There are several nature reserves in the Spalding area, all open to the public. They are a great place to enjoy the open air and take a walk in the wide open fenland spaces.
Vernatts, Local Nature Reserve, Spalding
An area that used to be a fishing lake, shooting ground, as well as the path of a disused railway, just a short walk from the town centre. It is carefully managed to encourage wild plants, insects and animals to the area. There is a beautiful wild flower meadow, wetland, reed beds and a pond along with a woodland area, where it is possible to spot Deer, Snakes, Water Voles, Butterflies and rare wild flowers.
There are three entry points to the Reserve.
- The foot path opposite Park Road, on Pinchbeck Road.
- By crossing the playing field at the end of Chiltern Drive, off West Elloe Avenue.
- Take the footpath along Vernatts Drain, from Sharp’s Bridge, on Pinchbeck Road.
Arnolds Meadow, or The Arnold Smith Memorial Reserve. Spalding
Close to the east side of the Coronation Channel, this 6.5 acre, triangular shaped nature reserve, is home to a hay meadow, a lake, several ponds and a bird hide. It is entirely man made, and managed by The Lincolnshire Wild Life Trust.
The hay meadow is partly flooded in the Winter, and the ponds are monitored by voluntary reserve managers who use kayaks to keep records of nests and wildlife for the RSPB and other organisations.
171 species of plants, 73 species of birds and 17 species of butterfly have been recorded there.
Entry point is on the left of Childers South Drove, after crossing the Bailey bridge over the Coronation Channel from Pecks Drove, Clay Lake, Spalding.
The site is accessible for wheelchair users, who are accompanied by another person
Willow Tree Fen Nature Reserve.
Willow Tree Fen was purchased by the Lincolnshire Wildlife Trust in 2009. The land, previously used to grow arable crops, becomes waterlogged during wet periods, and has been restored into a typical fenland landscape, increasing the area of Lincolnshires remaining fenland, by 200%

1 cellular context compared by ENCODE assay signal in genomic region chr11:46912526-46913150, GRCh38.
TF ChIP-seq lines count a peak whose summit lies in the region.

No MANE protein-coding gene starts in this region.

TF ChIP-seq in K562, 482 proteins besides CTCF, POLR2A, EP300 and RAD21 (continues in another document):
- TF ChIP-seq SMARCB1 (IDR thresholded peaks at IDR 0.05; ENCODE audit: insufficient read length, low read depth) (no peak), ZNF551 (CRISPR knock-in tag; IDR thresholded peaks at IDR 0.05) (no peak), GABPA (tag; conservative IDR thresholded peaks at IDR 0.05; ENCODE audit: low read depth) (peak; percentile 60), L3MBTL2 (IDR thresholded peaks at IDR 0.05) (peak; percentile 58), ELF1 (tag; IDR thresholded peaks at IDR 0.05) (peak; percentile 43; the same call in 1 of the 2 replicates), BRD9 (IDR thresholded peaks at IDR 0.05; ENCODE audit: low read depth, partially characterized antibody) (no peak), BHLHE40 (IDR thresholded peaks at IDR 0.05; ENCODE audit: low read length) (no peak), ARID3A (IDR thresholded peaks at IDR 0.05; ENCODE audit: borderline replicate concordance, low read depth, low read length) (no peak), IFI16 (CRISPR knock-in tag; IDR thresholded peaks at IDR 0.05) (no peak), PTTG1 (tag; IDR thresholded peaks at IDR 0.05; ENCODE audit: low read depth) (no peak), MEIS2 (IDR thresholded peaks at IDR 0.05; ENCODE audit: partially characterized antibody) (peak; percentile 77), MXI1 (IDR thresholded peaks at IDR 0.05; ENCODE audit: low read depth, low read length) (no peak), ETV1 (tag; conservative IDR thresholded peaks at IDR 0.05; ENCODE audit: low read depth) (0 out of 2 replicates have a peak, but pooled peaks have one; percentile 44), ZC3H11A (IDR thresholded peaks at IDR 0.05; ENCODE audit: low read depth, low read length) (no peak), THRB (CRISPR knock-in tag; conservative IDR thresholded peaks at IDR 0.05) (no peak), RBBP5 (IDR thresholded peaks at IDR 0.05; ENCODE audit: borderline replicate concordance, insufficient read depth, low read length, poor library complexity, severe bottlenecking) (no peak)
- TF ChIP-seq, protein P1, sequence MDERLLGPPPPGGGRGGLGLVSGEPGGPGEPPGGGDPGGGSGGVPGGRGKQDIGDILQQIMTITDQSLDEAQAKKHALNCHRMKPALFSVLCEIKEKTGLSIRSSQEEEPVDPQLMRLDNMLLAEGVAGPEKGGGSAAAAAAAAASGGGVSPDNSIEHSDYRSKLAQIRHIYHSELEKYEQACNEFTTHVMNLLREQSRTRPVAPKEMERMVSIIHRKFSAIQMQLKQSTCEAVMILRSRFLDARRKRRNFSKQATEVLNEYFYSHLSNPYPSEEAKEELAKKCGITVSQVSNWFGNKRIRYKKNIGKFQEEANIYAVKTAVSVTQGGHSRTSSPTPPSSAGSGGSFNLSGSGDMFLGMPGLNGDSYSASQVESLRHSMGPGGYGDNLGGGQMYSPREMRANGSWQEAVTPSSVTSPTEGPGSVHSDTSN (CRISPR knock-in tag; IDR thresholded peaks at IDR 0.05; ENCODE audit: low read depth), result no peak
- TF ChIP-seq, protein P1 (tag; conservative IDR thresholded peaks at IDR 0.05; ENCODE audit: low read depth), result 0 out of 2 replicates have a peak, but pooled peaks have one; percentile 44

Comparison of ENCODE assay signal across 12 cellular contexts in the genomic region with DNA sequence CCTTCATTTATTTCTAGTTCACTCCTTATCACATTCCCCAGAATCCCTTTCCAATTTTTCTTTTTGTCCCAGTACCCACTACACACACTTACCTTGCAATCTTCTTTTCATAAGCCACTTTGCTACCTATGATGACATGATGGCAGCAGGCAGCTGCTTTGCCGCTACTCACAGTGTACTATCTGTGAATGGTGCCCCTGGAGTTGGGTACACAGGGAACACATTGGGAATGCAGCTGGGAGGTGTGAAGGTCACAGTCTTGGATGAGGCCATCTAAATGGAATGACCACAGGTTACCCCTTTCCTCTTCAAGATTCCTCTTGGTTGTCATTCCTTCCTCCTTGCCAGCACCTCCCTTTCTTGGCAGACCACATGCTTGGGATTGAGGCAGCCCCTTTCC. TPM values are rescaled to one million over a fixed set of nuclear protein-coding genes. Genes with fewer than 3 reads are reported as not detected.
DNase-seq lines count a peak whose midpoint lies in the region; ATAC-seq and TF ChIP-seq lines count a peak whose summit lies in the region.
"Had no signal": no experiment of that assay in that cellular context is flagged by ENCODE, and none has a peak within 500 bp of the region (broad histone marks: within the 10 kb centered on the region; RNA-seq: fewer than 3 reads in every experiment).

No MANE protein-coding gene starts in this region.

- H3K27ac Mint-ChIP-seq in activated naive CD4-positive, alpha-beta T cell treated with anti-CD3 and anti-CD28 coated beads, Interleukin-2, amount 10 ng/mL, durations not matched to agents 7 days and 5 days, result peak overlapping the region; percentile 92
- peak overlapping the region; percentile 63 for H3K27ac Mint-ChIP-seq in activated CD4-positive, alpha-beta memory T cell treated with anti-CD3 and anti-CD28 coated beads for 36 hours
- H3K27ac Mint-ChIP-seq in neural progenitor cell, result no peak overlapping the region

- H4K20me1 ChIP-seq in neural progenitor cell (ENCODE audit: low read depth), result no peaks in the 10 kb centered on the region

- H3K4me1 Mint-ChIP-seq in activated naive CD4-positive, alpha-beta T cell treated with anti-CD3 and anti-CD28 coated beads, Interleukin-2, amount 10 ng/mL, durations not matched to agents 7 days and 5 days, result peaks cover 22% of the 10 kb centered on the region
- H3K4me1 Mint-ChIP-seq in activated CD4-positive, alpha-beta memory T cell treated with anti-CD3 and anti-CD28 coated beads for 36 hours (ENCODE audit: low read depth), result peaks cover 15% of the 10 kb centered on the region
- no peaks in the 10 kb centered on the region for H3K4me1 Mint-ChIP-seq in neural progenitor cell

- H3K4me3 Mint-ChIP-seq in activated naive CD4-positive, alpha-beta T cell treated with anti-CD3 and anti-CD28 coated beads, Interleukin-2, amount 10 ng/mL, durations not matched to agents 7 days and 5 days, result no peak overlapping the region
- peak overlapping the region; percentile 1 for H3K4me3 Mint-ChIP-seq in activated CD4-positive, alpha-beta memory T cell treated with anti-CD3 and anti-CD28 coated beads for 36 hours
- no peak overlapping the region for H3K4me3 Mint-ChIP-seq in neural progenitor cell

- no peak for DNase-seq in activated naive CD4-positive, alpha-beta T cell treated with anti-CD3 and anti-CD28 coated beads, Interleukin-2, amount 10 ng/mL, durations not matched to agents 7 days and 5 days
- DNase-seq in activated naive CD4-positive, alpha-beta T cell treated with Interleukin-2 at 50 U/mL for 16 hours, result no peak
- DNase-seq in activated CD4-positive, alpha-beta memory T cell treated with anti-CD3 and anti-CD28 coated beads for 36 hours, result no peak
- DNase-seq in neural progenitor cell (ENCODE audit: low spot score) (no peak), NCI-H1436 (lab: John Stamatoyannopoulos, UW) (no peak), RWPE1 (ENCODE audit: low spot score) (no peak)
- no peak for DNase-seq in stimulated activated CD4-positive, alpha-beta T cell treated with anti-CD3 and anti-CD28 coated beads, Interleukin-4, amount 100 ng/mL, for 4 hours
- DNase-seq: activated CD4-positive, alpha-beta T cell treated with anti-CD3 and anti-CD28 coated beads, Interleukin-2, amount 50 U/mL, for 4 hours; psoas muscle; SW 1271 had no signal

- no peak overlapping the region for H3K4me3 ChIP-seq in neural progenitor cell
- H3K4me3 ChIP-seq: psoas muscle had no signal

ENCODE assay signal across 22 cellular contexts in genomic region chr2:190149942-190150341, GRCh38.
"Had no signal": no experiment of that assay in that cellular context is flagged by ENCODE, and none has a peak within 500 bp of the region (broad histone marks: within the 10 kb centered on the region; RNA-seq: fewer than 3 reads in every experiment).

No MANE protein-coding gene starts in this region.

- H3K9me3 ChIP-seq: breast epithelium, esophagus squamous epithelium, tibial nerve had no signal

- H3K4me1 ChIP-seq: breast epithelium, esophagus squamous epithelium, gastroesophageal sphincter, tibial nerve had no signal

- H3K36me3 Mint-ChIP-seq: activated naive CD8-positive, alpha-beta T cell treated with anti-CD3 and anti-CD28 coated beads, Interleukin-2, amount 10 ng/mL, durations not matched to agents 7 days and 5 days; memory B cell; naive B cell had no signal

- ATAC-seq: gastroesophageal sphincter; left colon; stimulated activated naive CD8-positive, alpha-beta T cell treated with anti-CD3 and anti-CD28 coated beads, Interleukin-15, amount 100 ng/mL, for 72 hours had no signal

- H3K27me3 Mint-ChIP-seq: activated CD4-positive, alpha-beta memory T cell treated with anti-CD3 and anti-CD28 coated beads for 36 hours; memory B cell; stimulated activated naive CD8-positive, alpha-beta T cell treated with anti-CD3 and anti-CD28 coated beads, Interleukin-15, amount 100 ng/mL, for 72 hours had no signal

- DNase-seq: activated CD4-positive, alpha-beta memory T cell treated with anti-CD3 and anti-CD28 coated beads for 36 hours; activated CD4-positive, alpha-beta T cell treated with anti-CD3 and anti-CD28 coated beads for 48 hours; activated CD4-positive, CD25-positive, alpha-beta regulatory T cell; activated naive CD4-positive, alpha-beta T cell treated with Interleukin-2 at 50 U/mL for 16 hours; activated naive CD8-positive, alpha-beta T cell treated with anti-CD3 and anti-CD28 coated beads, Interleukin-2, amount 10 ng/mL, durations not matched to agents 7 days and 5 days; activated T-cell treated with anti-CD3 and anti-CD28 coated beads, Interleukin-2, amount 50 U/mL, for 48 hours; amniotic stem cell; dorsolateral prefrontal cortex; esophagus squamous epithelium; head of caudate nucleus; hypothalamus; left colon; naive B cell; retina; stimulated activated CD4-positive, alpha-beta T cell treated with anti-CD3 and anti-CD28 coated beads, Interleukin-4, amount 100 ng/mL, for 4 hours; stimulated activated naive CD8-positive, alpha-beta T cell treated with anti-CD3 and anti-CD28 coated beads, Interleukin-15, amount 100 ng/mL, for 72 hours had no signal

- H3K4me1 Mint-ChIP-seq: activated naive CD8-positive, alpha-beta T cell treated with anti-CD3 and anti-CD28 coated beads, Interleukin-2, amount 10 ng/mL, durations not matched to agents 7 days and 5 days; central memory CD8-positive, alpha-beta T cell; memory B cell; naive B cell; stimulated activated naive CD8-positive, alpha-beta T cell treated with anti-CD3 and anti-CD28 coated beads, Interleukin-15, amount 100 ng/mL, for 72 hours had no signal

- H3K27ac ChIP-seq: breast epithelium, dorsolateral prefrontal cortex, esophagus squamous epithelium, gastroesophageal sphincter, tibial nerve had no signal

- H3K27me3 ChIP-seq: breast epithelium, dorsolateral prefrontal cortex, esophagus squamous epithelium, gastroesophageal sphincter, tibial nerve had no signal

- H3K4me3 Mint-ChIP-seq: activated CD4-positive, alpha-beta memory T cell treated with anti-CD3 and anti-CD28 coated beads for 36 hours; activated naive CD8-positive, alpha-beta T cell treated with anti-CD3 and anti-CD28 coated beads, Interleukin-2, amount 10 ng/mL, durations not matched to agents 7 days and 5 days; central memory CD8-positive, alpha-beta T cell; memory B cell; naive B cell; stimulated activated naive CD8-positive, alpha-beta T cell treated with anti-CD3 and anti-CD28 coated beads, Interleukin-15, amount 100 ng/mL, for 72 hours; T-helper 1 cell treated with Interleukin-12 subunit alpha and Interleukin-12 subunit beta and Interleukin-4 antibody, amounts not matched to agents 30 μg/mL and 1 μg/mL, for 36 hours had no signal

Linked to remaining remnants of wild fen by the River Glen and Counter Drain, it is hoped that the new 228 acre area will provide homes for some of the larger fenland birds and animals who are unable to colonise the smaller Baston Fen and Thurlby Fen Reserves.
There are areas of grazed grassland, reed beds, shallow seasonal fenland meres and pools and two bird hides. Three routes of varying lengths are way marked around the reserve. There are also toilets, a classroom and an interpretation building
The site can be accessed on the right of Counter Drain Drove. The continuation of The Delph, Pode Hole, Spalding. The Macmillan Way passes through the site.
GPS co-ordinates : N 52º46.596′, W 0º15.013′
Deeping Lakes Nature Reserve, Deeping St James.
Opened to the public in 2004, Deeping Lakes Nature Reserve is a complex of flooded gravel pits, which have been allowed to return to nature. Carefully managed by a team of volunteers, the 166 acre site includes a lake and that has been been designated a Site of Special Scientific Interest.
The lake was excavated during the late 1800s, while the two smaller areas of lakes and pools were excavated during the 1990s as part of the Welland Bank Quarry. The Lake is noted for its wildfowl and waterbirds.
The way marked route around part of the site, passes three bird hides, overlooking the lakes, and also takes the walker along the bank of the River Welland.
The reserve can be accessed from the B1166. One kilometre south of the manned level crossing at Deeping St James. Or, the B1166 Welland Bank, Crowland Road, from Spalding. The entrance is on a very sharp corner, and the carpark is 400m down an unmade road. No toilets.
GPS co-ordinates: N 52º39.402′, W 0º15.043′
While you are in any nature reserve it is important to follow the countryside code. This includes:
- Keep to the footpaths.
- Keep dogs on leads and always clean up after them.
- Do not pick or disturb any plant or animal.
- No fishing.
- No fires.
- Take all your litter home or put it in a bin.